Diablo Immortal isn’t replacing an existing Diablo game. However, Blizzard venturing further into mobile gaming is a concern among fans. In an interview with Digital Trends, co-founder Allen Adham elaborated on the developer’s plans.
“I can say, without getting overly specific, that we have big plans for the mobile space,” Adham said. “It’s a big initiative for us across Blizzard, and you can expect to see more mobile titles from us spanning all of our IPs at some point in the future.”
This is a vague statement and one that doesn’t in any way suggest that Blizzard is moving away from its core games. After all, Hearthstone has become one of the studio’s most popular and competitive titles regardless of it being a mobile game. However, closing out on Diablo Immortal can be seen as a statement of intent on the company’s behalf, leading to frustration among a sect of its audience.
YouTube and Performative Anger
YouTube deals in performative anger, and this is evidenced through a search of Diablo Immortal on the site. A stream of videos delving into various levels of overreaction pop up, highlighting the criticisms some had with the community’s response to the announcement.
“We know what many of you are hoping for and we can only say that “good things come to those who wait,” but evil things often take longer,” Blizzard wrote in a post prior to Blizzcon 2018. “We appreciate your patience as our teams work tirelessly to create nightmarish experiences worthy of the Lord of Terror.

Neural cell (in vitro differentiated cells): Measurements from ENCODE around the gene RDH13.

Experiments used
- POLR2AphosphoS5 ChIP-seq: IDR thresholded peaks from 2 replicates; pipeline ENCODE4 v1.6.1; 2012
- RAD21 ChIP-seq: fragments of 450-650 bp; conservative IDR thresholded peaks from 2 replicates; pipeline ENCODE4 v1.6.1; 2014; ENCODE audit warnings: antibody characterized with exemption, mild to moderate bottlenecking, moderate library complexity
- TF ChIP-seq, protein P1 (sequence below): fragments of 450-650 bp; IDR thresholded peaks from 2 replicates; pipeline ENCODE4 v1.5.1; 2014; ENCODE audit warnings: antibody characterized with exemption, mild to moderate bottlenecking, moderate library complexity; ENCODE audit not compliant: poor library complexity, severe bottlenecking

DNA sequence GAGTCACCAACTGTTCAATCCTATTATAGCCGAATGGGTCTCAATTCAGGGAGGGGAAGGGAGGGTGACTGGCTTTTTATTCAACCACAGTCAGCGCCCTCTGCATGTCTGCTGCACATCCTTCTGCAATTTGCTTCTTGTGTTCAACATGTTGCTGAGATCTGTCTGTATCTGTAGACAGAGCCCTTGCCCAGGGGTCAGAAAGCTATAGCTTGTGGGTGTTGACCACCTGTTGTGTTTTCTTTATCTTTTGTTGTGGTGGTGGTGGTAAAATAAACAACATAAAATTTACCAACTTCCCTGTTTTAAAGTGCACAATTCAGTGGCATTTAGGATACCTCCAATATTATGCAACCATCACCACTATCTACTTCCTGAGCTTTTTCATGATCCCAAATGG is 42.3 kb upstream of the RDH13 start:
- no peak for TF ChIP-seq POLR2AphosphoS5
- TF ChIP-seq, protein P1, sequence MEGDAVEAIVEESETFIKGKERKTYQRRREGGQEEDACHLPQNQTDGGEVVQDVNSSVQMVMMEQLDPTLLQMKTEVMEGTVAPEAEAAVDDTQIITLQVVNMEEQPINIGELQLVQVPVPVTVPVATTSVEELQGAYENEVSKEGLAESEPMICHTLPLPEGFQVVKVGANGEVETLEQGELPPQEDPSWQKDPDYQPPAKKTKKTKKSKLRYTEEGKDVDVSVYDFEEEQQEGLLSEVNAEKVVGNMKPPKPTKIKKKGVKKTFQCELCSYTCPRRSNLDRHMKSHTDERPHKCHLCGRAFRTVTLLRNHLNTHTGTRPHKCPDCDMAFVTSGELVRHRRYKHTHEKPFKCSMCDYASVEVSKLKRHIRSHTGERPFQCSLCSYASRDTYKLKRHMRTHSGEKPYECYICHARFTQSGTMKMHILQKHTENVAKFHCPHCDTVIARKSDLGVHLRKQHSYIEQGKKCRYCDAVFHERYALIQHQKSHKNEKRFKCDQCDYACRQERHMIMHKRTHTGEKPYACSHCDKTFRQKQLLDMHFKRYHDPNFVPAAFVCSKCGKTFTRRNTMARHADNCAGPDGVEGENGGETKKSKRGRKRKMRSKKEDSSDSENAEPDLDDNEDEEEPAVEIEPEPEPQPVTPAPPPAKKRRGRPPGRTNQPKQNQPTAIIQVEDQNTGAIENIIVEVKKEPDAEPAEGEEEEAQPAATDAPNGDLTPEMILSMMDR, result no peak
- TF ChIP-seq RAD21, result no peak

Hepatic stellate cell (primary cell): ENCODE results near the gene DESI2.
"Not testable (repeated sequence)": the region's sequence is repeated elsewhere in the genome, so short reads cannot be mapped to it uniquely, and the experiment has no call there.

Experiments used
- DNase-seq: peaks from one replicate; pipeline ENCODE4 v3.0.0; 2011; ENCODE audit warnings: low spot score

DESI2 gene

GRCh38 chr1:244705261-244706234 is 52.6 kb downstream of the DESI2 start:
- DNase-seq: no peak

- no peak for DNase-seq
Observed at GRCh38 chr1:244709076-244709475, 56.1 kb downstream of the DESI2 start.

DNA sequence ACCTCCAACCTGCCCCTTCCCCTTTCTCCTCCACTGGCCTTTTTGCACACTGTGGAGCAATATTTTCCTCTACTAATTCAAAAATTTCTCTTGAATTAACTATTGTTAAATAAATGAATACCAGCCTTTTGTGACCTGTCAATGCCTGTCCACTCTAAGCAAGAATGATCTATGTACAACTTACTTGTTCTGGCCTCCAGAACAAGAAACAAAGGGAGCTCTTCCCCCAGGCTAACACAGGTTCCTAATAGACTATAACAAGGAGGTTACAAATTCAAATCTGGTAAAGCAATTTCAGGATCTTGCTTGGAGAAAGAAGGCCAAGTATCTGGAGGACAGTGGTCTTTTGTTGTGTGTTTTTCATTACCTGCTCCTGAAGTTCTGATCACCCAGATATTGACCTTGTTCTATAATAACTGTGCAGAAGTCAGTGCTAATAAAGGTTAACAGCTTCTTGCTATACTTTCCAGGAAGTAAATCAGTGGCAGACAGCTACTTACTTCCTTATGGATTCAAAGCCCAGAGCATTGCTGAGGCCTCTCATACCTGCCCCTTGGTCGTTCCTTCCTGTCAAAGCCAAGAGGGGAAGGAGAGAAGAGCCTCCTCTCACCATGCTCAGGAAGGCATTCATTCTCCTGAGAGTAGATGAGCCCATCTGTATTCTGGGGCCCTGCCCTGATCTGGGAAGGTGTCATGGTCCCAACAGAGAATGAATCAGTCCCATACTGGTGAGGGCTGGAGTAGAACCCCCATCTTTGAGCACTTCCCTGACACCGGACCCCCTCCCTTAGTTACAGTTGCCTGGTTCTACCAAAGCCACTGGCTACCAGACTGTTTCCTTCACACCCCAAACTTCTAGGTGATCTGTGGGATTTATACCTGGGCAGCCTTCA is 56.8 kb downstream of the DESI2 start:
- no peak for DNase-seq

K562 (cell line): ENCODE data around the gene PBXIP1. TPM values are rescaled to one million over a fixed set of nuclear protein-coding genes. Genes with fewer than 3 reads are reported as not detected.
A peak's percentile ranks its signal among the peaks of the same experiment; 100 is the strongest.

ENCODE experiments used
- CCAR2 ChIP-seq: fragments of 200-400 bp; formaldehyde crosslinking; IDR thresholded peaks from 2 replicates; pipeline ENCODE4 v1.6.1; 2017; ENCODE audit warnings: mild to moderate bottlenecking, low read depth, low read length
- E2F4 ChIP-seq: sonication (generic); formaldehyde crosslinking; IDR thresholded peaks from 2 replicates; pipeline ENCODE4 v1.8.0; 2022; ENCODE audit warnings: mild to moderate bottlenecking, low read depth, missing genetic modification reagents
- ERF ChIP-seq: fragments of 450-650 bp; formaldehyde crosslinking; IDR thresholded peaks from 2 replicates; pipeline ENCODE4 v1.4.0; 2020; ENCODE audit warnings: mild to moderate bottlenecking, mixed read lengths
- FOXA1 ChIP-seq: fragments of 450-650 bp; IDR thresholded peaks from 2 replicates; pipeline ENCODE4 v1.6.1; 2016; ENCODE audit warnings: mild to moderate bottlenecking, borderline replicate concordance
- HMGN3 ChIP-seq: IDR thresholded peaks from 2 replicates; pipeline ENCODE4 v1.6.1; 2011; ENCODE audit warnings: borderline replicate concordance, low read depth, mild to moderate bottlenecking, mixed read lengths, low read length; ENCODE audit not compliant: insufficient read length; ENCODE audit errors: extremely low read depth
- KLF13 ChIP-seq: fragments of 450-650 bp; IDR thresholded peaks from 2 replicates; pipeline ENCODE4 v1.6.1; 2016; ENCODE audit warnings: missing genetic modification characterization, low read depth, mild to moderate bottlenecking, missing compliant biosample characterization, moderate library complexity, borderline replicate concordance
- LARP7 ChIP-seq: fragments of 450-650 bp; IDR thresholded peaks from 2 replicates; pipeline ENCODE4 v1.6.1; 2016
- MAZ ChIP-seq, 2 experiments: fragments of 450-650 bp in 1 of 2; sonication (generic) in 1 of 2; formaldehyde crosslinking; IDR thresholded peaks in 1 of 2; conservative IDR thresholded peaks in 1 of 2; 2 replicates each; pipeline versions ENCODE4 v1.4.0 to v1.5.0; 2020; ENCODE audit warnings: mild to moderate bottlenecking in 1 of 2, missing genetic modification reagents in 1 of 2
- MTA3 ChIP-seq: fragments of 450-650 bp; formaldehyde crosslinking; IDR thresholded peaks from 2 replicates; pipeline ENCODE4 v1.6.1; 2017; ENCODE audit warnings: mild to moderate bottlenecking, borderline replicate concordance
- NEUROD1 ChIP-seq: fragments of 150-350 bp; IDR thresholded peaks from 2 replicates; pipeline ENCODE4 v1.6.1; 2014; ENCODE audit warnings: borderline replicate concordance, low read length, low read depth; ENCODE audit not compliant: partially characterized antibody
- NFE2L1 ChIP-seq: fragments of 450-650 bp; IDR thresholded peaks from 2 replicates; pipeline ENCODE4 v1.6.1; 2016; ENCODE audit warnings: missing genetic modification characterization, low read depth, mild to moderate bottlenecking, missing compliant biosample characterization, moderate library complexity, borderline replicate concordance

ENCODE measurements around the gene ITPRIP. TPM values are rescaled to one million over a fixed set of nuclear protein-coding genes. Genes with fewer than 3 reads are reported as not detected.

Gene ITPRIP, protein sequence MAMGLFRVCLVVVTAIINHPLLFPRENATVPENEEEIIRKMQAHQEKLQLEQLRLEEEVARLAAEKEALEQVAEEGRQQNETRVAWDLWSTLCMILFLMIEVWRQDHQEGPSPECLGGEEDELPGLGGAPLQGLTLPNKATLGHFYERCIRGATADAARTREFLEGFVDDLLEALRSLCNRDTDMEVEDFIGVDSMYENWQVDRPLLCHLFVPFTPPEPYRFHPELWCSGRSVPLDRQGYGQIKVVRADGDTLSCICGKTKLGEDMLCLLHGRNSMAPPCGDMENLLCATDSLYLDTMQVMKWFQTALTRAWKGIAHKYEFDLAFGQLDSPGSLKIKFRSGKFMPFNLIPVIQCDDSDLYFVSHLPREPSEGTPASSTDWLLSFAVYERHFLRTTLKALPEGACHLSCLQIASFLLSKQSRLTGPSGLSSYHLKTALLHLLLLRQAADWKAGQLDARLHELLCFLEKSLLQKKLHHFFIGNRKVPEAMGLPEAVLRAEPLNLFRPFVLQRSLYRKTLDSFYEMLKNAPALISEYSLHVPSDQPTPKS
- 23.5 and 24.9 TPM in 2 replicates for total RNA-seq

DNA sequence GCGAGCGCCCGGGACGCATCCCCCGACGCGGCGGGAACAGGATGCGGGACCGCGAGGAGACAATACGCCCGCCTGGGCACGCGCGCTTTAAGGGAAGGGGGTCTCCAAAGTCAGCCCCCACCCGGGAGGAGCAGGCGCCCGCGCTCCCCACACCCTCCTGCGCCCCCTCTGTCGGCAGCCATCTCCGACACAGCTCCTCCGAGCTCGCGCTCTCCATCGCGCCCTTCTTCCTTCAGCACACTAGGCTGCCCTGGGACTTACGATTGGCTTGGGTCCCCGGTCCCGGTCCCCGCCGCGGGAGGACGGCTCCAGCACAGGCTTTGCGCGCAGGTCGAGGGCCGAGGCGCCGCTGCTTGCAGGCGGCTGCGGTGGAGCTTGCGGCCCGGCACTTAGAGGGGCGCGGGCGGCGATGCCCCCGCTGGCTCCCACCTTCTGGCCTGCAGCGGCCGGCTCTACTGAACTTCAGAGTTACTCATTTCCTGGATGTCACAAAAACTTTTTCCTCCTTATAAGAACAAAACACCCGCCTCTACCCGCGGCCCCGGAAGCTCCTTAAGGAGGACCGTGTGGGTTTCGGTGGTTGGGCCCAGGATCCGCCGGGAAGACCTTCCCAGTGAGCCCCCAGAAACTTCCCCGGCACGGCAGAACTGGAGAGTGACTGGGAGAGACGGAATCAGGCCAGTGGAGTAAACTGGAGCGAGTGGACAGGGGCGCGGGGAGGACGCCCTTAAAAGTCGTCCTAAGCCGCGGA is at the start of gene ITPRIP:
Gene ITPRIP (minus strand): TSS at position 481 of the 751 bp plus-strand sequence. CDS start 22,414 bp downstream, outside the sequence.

“While we won’t be ready to announce all of our projects, we do intend to share some Diablo-related news with you at the show.”
That’s pretty self-explanatory, no? Stopping short of formally announcing Diablo 4, Blizzard has stated that it’s working on the Diablo game its fans want, but that it wouldn’t appear at Blizzcon. Some speculated that Blizzard would instead announce a Diablo 2 remaster, but this was complete speculation. So it was known ahead of Blizzcon that the Diablo announcement wouldn’t be exactly what fans wanted, but some are still disappointed that it’s not the other thing they wanted. This is understandable, though the online reactions would lead you to believe that Blizzard had just morphed into PopCap Games: